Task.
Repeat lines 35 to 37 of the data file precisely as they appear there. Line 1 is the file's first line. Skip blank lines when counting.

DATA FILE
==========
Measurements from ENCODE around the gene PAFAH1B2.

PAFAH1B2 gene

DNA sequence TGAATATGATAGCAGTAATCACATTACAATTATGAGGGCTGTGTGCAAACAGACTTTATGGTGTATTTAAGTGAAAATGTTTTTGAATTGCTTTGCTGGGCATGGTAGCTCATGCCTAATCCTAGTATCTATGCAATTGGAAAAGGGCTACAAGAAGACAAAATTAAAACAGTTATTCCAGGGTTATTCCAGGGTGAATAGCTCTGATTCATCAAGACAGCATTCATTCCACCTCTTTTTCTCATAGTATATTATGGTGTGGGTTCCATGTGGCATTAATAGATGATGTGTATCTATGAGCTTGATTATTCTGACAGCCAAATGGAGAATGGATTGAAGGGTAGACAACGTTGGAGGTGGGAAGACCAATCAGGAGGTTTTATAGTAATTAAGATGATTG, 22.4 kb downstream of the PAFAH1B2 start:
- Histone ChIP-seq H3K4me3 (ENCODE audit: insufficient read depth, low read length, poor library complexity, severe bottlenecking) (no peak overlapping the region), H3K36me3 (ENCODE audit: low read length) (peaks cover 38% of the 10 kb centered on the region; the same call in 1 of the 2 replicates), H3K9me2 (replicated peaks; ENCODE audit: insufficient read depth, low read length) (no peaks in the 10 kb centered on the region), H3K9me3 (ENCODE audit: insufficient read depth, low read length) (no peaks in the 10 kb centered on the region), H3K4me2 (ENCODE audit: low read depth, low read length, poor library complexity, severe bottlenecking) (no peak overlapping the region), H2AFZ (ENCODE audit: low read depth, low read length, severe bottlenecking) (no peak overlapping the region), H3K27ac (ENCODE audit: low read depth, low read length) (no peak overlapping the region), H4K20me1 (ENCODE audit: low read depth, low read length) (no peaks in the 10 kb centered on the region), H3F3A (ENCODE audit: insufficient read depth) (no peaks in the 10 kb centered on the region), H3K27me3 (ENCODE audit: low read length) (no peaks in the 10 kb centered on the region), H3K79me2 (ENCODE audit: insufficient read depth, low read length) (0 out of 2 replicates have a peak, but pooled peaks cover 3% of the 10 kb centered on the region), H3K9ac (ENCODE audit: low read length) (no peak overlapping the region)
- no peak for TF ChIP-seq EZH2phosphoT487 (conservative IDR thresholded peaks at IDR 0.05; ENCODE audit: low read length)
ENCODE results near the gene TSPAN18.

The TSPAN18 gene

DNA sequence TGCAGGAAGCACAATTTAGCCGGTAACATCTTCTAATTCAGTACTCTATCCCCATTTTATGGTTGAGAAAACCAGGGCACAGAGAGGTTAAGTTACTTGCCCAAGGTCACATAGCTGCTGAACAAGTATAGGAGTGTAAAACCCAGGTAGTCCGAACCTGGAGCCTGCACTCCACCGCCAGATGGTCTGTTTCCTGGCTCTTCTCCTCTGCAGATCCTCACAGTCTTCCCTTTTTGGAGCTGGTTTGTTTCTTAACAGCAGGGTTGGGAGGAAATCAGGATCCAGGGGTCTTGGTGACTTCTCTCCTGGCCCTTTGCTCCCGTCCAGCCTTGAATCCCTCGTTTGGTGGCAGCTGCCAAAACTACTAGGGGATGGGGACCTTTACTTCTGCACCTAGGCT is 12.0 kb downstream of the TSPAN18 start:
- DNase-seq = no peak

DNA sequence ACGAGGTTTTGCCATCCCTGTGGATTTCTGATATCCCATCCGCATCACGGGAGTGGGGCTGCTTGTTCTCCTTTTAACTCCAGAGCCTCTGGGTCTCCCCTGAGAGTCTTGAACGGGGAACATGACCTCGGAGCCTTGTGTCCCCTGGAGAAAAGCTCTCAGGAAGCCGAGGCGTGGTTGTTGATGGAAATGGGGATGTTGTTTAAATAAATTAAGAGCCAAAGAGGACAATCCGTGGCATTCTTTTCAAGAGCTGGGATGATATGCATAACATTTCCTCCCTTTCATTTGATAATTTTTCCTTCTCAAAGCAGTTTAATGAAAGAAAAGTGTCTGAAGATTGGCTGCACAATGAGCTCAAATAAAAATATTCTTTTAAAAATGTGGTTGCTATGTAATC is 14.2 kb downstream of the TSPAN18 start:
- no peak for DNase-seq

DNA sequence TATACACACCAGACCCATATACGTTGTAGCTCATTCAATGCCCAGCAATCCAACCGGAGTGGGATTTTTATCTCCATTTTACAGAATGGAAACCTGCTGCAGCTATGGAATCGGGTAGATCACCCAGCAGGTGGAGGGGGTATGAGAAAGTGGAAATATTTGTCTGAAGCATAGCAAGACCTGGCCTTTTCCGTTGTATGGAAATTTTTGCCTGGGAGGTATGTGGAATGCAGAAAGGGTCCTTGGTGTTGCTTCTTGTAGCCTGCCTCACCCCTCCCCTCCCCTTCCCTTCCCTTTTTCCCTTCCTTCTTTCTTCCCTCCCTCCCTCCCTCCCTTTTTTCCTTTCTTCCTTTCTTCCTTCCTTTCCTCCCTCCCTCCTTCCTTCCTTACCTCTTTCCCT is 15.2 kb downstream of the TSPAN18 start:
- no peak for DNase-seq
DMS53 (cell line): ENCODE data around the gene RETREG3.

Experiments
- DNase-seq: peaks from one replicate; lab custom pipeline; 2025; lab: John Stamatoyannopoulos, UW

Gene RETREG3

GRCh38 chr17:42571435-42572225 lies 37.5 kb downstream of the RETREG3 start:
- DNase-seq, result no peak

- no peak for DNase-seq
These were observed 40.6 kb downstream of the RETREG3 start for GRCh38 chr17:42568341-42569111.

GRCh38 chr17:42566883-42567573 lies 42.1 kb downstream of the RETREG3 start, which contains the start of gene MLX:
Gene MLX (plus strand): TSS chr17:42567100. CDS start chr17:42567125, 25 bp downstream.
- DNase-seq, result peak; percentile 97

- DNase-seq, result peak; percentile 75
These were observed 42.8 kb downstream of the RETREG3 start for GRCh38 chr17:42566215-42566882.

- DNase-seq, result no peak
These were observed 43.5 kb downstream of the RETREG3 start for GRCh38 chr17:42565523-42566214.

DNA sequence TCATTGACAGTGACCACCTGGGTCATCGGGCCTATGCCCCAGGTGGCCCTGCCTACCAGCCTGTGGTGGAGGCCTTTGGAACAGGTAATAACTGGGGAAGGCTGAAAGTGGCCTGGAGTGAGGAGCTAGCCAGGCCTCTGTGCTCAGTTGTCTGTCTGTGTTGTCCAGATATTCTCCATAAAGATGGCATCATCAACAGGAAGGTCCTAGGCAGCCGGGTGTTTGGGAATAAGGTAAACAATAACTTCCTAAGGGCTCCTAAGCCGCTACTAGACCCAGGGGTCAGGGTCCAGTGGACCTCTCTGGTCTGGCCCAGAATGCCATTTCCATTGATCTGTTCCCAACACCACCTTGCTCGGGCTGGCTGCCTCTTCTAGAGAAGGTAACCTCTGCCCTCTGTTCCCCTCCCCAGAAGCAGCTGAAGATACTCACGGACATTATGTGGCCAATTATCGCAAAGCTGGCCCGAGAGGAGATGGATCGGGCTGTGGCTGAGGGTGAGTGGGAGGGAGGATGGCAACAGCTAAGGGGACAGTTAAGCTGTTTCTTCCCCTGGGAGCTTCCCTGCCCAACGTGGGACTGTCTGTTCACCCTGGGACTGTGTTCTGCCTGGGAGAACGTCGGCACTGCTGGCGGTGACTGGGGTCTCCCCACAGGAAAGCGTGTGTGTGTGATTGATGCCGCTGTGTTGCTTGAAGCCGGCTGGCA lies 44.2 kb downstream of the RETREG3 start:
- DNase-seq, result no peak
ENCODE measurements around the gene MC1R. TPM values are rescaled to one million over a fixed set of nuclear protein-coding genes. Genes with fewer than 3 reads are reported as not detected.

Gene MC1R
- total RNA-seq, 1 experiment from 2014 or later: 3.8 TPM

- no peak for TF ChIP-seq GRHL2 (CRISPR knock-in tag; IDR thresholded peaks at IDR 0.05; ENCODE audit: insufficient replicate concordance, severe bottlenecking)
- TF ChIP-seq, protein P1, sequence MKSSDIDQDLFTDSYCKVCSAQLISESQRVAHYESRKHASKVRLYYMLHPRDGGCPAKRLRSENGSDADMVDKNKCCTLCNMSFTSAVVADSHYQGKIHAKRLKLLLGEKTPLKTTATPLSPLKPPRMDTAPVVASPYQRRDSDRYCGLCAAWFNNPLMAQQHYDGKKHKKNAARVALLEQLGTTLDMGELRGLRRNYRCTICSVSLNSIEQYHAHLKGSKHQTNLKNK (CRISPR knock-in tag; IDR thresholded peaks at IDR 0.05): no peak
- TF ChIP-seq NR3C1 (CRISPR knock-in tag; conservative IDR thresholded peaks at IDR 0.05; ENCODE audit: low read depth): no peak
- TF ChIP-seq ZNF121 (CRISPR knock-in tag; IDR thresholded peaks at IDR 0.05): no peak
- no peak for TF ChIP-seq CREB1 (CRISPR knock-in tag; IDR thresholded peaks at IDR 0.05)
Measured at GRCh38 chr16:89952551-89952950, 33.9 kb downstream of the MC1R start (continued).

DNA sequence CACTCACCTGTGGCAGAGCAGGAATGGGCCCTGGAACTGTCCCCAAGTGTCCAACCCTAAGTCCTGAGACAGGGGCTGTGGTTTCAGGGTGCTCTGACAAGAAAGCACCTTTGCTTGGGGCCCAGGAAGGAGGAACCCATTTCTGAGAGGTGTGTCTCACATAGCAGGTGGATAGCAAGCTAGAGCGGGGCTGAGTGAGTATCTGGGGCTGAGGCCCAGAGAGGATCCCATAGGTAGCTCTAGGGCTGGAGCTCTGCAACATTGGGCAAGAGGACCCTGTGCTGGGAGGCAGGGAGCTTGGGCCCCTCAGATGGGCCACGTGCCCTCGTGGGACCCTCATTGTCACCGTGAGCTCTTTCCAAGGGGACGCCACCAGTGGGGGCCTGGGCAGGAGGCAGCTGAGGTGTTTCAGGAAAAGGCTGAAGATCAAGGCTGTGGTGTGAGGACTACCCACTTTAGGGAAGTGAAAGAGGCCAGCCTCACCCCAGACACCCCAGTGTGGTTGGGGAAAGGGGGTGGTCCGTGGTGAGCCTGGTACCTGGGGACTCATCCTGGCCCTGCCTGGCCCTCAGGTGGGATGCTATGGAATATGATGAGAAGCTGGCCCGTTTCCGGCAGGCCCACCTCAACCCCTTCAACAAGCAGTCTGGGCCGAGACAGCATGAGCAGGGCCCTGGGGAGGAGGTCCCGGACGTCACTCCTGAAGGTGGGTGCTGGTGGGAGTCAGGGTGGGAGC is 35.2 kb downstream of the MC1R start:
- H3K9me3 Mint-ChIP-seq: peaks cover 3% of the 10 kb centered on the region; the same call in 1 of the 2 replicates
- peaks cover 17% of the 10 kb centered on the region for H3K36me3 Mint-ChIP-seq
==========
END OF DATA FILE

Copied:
- TF ChIP-seq, protein P1, sequence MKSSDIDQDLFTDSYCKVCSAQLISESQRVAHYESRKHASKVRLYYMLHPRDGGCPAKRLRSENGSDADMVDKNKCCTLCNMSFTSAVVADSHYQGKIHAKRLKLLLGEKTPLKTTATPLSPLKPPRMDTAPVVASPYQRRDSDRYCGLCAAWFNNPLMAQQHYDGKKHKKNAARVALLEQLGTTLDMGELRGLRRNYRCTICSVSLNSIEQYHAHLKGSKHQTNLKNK (CRISPR knock-in tag; IDR thresholded peaks at IDR 0.05): no peak
- TF ChIP-seq NR3C1 (CRISPR knock-in tag; conservative IDR thresholded peaks at IDR 0.05; ENCODE audit: low read depth): no peak
- TF ChIP-seq ZNF121 (CRISPR knock-in tag; IDR thresholded peaks at IDR 0.05): no peak